Think about that for a second. Younger, low-paid employees change jobs a lot. And at job-change, they often (usually?) take their 401(k) account, including all those QNECs and QMACs and their own contributions that they were encouraged to make and any vested matching contributions, and simply cash it out. Most of these employees are among the 44% or 45% who don’t pay any income tax. Except they do pay this one tax—10% of all that money they cash out just goes right to the Treasury. Again, think about it: if their employer had simply given them cash, instead of this very special “tax-favored” retirement benefit, they wouldn’t have paid any tax at all. But because it was given to them as a “retirement benefit,” they do have to pay tax.
That all strikes me as very weird. That 10% tax is there to make sure that money contributed to a 401(k) plan is used for retirement. But everybody knows, when this money goes in, that—for this low-paid group—it’s likely be converted to cash pretty quickly.
Some would say that this 10% tax on early withdrawals is wildly regressive. After all, it’s paid by individuals who otherwise don’t pay any income taxes at all.
But I don’t see it that way. I see it as money spent on these low-paid employees not because of the work they do but simply to capture a tax benefit provided to highly paid employees. I think that these contributions for low-paid employees are ultimately funded out of reductions in the pay of the highly paid. There is some research to support that understanding (see, Do Low-Income Workers Benefit From 401(K) Plans? by Eric Toder and Karen E. Smith of the Urban Institute), but it’s pretty speculative. If this theory sounds crazy to you, read that article.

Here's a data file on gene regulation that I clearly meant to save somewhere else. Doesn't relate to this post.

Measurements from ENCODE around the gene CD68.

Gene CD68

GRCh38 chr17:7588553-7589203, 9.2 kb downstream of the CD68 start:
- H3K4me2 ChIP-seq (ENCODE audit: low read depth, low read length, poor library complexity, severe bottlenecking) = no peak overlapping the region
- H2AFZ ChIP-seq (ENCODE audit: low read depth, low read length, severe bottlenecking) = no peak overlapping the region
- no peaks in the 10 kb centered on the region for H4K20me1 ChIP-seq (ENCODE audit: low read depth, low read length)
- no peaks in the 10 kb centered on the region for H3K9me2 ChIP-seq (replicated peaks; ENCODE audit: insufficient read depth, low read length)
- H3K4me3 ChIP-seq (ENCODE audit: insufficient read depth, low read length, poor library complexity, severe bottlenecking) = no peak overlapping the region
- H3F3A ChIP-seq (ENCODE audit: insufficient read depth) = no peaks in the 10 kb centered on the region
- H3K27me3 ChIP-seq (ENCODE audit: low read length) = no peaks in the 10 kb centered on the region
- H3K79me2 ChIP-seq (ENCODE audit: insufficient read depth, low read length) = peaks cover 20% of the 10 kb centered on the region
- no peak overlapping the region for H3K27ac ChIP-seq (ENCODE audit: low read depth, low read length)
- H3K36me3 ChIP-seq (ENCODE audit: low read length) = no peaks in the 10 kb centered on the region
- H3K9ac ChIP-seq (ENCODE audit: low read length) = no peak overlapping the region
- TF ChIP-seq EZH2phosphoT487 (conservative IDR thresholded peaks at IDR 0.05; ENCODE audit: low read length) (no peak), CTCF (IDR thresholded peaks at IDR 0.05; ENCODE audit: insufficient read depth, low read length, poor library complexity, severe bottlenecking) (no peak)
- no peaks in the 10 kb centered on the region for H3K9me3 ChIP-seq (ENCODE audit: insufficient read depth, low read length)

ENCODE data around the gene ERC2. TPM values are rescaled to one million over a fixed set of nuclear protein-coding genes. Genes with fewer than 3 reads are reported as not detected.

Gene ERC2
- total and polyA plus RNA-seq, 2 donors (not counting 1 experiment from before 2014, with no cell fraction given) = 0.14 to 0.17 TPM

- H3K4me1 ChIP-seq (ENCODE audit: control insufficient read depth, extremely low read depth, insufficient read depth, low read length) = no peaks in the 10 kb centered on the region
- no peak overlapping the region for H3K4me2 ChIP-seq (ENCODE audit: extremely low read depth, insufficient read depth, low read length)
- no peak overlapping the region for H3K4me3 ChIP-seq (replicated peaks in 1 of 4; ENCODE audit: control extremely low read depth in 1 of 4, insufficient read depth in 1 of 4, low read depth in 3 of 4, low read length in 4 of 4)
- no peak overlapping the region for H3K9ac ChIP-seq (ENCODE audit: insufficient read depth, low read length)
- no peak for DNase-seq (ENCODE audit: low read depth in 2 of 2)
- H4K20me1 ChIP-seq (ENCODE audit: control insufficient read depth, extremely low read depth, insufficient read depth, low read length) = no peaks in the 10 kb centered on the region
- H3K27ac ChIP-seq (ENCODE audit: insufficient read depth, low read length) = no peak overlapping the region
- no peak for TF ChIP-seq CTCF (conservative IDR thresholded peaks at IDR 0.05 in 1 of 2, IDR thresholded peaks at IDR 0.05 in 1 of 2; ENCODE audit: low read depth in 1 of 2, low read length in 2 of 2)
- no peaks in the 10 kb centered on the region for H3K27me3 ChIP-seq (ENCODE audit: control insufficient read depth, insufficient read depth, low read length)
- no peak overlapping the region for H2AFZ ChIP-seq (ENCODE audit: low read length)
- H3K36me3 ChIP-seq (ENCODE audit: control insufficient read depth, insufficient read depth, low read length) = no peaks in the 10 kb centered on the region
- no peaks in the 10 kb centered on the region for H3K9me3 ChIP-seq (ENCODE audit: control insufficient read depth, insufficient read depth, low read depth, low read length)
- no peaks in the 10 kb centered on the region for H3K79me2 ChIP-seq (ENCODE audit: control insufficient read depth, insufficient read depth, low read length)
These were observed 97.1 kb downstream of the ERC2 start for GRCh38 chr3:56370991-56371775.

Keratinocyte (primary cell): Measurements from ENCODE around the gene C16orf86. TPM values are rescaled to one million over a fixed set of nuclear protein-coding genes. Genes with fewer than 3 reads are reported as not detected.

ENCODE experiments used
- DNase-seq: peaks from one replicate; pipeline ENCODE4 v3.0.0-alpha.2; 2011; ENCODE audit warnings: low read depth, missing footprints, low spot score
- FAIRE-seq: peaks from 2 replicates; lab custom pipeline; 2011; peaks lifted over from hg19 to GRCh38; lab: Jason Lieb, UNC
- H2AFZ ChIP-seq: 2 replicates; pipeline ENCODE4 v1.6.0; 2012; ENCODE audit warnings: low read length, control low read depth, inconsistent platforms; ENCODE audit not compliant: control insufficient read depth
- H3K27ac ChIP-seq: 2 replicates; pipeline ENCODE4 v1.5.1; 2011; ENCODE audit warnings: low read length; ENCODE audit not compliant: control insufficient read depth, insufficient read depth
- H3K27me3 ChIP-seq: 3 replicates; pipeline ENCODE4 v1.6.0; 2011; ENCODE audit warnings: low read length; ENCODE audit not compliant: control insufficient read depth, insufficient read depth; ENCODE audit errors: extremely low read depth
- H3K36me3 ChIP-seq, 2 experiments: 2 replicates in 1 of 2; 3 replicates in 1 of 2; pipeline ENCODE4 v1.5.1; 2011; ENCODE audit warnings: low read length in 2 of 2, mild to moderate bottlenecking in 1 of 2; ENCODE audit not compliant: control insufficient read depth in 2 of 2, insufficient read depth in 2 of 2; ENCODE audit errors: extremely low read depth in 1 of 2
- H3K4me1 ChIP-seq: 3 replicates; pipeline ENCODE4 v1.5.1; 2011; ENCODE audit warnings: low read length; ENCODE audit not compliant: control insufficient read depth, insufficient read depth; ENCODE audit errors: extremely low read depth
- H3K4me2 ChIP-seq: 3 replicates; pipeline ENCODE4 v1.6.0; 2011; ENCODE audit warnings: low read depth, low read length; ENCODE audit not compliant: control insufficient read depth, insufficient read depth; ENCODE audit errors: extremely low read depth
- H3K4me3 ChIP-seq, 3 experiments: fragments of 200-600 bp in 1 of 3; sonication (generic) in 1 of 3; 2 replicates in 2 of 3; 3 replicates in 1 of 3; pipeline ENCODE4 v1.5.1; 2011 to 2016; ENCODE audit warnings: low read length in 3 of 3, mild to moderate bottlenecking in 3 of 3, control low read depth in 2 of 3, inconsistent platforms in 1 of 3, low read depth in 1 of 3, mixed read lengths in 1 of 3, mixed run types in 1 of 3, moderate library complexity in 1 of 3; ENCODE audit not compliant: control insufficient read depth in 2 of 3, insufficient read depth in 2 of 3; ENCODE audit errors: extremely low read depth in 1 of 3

How much money are we talking about? The only data point I have is from a 2009 GAO report, "401(k) PLANS: Policy Changes Could Reduce the Long-term Effects of Leakage on Workers’ Retirement Savings," which quoted Internal Revenue Service (IRS) as saying that “5 million tax filers paid $4.6 billion in early withdrawal penalties in tax year 2006.” How big is that number today?
If you believe in the current system (personally, I am becoming disillusioned with it), then it seems to me the right thing to do here is to just let these low-paid employees take the cash and get rid of this 10% tax. Unless you think you know better what they should do with this money than they do—in which case, you should simply prohibit any cash outs and mandate that this money stay in the system. Good luck persuading low-paid employees to contribute anything to a 401(k) plan if you take the latter approach.
All of this—in my humble opinion—points up how irrational our current system is. Let me be clear here: I’m not saying the system is “unfair” or “favors the rich” or has “upside down incentives.” It just doesn’t make any sense. Which—given that it lacks all transparency—is not really very surprising.
Michael Barry is president of the Plan Advisory Services Group, a consulting group that helps financial services corporations with the regulatory issues facing their plan sponsor clients. He has 40 years’ experience in the benefits field, in law and consulting firms, and blogs regularly http://moneyvstime.com/ about retirement plan and policy issues.This feature is to provide general information only, does not constitute legal or tax advice, and cannot be used or substituted for legal or tax advice. Any opinions of the author do not necessarily reflect the stance of Asset International or its affiliates.